The United States on Monday ended a pandemic travel ban that was in place for more than a year and a half, a relief for the tourism industry and for families that have been separated by the rules since the crisis began.
The ban, put in place by then-President Donald Trump in early 2020 and later expanded by President Joe Biden early this year, prohibited visitors from 33 countries, including the U.K., much of Europe, China, Brazil and South Africa.
Now, visitors can fly into the U.S. with proof of full Covid-19 vaccination, though there are exemptions for travelers under age 18 and passengers from countries with low vaccination availability. (Read about the new rules here.)
Airline executives have said bookings have surged since the Biden administration said it would lift the restrictions.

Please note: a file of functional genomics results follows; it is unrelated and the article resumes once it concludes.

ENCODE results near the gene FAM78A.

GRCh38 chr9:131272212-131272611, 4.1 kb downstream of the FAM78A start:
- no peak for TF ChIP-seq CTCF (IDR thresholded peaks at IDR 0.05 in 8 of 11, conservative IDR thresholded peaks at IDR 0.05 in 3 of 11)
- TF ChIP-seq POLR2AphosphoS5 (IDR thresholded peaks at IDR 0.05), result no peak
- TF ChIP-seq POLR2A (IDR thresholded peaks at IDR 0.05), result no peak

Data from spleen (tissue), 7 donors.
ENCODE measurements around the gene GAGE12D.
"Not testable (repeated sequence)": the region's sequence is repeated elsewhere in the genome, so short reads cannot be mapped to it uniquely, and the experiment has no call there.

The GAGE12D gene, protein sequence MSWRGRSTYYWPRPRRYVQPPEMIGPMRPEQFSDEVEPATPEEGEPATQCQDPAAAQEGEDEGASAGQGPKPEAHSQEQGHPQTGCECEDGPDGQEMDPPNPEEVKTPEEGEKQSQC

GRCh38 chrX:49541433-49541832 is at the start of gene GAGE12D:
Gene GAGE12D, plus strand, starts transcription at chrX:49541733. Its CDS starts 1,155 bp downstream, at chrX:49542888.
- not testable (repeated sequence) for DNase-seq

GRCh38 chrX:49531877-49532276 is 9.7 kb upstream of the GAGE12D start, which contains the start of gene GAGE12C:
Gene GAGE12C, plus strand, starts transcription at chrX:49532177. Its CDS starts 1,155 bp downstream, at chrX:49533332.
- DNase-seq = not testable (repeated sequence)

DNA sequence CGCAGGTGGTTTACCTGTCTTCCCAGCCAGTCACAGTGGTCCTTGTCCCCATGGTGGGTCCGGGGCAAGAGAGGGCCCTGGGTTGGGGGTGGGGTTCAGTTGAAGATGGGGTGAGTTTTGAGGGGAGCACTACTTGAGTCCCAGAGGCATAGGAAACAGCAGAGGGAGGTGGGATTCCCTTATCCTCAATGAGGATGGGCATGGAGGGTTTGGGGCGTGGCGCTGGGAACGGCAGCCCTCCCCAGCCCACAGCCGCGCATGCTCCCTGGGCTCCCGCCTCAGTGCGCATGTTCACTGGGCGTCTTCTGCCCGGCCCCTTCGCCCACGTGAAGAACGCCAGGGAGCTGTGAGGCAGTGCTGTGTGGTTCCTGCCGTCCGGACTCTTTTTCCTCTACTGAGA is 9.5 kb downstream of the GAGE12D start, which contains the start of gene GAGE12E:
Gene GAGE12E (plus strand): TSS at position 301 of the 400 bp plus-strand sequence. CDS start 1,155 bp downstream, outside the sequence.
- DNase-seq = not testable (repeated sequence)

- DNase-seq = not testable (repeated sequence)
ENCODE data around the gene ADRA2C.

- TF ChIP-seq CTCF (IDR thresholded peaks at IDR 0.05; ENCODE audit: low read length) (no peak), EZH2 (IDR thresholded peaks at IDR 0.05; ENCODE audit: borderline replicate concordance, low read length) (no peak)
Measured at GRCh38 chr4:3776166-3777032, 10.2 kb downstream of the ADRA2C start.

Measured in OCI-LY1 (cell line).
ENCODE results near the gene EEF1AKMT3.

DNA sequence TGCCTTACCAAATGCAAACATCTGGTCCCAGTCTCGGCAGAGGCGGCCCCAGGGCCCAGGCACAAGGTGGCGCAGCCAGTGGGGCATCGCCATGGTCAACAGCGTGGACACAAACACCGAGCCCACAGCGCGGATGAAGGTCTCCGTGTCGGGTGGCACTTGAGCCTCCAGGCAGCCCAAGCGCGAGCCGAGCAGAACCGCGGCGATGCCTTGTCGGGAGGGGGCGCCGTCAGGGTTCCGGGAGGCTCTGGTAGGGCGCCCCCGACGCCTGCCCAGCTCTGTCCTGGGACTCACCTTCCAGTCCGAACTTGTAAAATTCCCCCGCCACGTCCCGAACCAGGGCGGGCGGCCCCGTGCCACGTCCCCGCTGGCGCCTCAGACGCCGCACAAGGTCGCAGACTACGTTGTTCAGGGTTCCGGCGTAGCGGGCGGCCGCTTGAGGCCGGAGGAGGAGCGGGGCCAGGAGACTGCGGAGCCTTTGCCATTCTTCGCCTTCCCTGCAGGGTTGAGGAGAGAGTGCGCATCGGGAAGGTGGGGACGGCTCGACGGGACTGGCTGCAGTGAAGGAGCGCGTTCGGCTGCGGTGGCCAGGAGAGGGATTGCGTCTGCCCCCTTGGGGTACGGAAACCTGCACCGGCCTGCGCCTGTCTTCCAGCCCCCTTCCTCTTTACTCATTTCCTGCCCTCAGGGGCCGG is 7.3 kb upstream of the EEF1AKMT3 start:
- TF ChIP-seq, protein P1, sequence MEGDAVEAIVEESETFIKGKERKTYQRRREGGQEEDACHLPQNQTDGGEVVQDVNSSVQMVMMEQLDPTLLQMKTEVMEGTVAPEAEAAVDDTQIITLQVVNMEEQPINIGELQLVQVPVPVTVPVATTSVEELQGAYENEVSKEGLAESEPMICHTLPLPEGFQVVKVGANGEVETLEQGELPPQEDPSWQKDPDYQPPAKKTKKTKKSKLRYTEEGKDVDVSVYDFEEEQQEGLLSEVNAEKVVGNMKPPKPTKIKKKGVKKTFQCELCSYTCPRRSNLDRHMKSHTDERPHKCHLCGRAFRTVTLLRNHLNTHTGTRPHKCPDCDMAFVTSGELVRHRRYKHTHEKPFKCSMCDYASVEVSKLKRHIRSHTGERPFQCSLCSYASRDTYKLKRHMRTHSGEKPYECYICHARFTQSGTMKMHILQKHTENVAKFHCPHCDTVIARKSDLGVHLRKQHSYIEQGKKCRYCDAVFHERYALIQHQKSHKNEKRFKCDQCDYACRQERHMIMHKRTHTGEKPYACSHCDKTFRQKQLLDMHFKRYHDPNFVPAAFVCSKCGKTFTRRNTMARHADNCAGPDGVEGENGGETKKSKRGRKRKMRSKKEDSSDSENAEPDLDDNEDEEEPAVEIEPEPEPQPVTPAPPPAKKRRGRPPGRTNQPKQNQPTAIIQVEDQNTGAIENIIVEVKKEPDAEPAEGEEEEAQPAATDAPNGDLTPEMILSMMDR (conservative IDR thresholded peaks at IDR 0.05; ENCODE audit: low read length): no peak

European countries had relaxed rules for international visitors, including for U.S. citizens, starting in the spring. U.S. officials didn’t reciprocate, however, though airlines and other travel industry companies urged the Biden administration to reopen borders.
Shares of United Airlines, Delta Air Lines and American Airlines were each up more than 1% in morning trading. Those carriers have the most international service of the U.S. airlines and stand to benefit from the resumption of U.S.-bound travel.
Airline staff at London’s Heathrow Airport carried U.S. and British flags to celebrate the end of the travel restrictions.
A Virgin Atlantic spokeswoman said its U.S. flights today are 98% full. British Airways Flight 1, a number previously used for the Concorde, departed Heathrow along with Virgin Atlantic Flight 3, shortly before 8:30 a.m. GMT for New York’s John F. Kennedy International Airport in a synchronized takeoff on parallel runways. British Airways said the flight was full.